NOTE: The cochlea (inner ear) belongs to the group of organs that respond to the related conflict not with cell proliferation or cell loss but with functional loss (see also Biological Special Programs of the vestibular organ (inner ear), olfactory nerves, retina and vitreous body of the eyes, islet cells of the pancreas (alpha islet cells and beta islet cells), skeletal muscles) or hyperfunction (see periosteum and thalamus).

The ringing, buzzing, humming, whistling, clicking, tinkling, hissing, roaring, and the like, is a frequency of the sound associated with the hearing conflict. The biological purpose of the tinnitus is to be a warning signal saying “last time you heard this, you were in danger. Watch out!”. This explains the variety of sounds heard by people with tinnitus. Depending on the magnitude of the conflict, the sounds or noises can be mild and only noticeable in a quiet room or become extremely loud causing difficulties hearing external sounds (compare with hearing loss in the healing phase). A person might also hear complete sounds or noises such as engine noise, the ringing of a telephone, a musical tune (“music tinnitus”), or a recurring sentence or word (“word tinnitus”). If the tinnitus is present all the time, this indicates that the conflict has not been resolved.  

NOTE: Whether the cochlea of the right or left inner ear (or both) is affected is determined by a person’s handedness and whether the conflict is mother/child or partner-related.

The brain relays of the inner ear are located right underneath the control centers of the coronary arteries and coronary veins/cervix mucosa, which are assigned to a male territorial loss conflict and a female sexual conflict respectively. Hence, the hearing conflict (“I don’t want to hear this!”) involving the cochlea can also have a territorial or sexual aspect (the same applies to the vestibular organ). Whether the conflict is experienced in a male or female fashion is determined by a person’s gender, laterality, and hormone status.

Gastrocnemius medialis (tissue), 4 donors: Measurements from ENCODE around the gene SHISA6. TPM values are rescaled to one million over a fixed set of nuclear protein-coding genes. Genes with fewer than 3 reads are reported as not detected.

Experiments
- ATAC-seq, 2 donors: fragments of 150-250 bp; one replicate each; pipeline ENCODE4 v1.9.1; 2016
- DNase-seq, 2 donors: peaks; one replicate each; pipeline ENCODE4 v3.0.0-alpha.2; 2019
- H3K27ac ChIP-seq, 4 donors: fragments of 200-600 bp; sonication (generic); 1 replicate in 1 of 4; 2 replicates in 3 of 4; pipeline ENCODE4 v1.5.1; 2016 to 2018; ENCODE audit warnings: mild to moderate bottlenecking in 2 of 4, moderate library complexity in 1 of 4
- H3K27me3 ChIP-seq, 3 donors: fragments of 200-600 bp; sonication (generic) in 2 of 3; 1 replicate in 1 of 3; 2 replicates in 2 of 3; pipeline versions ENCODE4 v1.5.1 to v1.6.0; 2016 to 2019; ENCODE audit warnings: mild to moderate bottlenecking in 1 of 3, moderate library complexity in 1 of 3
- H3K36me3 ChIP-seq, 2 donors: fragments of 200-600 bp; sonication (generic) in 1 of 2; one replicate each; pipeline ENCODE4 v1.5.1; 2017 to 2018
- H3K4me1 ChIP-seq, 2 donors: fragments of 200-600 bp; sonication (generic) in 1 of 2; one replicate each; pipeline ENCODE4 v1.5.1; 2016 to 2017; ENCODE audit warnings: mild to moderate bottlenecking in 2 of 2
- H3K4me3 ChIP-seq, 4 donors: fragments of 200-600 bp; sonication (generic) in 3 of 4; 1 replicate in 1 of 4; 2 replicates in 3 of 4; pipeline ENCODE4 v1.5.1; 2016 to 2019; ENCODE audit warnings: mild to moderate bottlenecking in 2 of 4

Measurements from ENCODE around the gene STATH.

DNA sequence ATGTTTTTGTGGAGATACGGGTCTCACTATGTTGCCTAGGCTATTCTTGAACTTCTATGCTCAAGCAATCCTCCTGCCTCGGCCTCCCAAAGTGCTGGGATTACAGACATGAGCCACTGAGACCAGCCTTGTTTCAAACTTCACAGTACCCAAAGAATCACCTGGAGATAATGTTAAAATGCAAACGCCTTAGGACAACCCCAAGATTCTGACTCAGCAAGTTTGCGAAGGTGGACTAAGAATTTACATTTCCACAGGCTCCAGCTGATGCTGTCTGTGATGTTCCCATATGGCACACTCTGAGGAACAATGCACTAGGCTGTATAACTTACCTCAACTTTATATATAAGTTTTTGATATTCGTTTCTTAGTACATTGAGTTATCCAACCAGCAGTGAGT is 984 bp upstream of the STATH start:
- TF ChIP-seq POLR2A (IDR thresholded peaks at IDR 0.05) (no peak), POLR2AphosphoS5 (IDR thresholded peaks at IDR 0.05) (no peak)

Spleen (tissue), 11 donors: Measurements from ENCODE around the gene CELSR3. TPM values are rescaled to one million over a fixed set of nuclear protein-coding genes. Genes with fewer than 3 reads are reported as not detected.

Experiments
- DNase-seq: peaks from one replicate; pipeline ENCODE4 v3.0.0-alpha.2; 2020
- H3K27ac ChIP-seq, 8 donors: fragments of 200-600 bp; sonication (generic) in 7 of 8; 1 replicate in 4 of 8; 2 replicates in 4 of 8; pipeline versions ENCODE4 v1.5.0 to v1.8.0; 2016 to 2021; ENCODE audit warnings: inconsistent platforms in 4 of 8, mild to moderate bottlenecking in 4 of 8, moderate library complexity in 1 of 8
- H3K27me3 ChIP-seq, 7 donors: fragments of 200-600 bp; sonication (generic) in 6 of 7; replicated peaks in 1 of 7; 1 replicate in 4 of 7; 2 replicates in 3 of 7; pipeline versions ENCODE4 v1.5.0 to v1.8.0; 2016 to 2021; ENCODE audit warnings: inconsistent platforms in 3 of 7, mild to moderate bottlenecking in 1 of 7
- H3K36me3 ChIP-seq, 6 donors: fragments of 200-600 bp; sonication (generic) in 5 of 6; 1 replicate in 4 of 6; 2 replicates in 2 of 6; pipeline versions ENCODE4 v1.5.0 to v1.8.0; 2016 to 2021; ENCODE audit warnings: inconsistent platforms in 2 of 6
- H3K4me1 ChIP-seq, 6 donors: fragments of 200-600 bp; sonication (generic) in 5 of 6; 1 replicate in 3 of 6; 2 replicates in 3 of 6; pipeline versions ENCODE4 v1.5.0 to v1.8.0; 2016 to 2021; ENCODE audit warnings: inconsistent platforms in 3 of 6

When both hearing conflicts are associated with sounds and noises, the person will develop a double “sound tinnitus” affecting both ears. If, however, one of the two conflicts or both was triggered by the voice(s) of person(s), this leads to hearing voices. In GNM we call this a Hearing Constellation.  Conventional medicine considers hearing voices a mental disorder (“paranoid schizophrenia”). In the context of GNM, hearing voices is essentially a double tinnitus with the difference that instead of hearing one or more sounds, a person hears one or more voices. The voice(s) correspond to those that were heard when the original hearing conflict occurred. Traumatic hearing conflicts can result in severe auditory delusions.


Down Syndrome: Dr. Hamer made the ground-breaking discovery that Down Syndrome is not, as assumed, caused by a trisomy 21 (a third chromosome attached to the 21st gene pair) or mosaicism (some body cells have a trisomy 21, others have the typical number of chromosomes) but by biological conflicts experienced by the fetus, precisely, by a double hearing conflict that occurred within the first three months of pregnancy (see GNM Article “Understanding Genetic Diseases” and how a four-year old child overcame the condition through the application of German New Medicine).

NOTE: A Trisomy can be determined before conception since it is an occurrence that happens already in the egg or in the sperm. Yet, there are children who have a Trisomy 21 without the symptoms and characteristic features of Down Syndrome.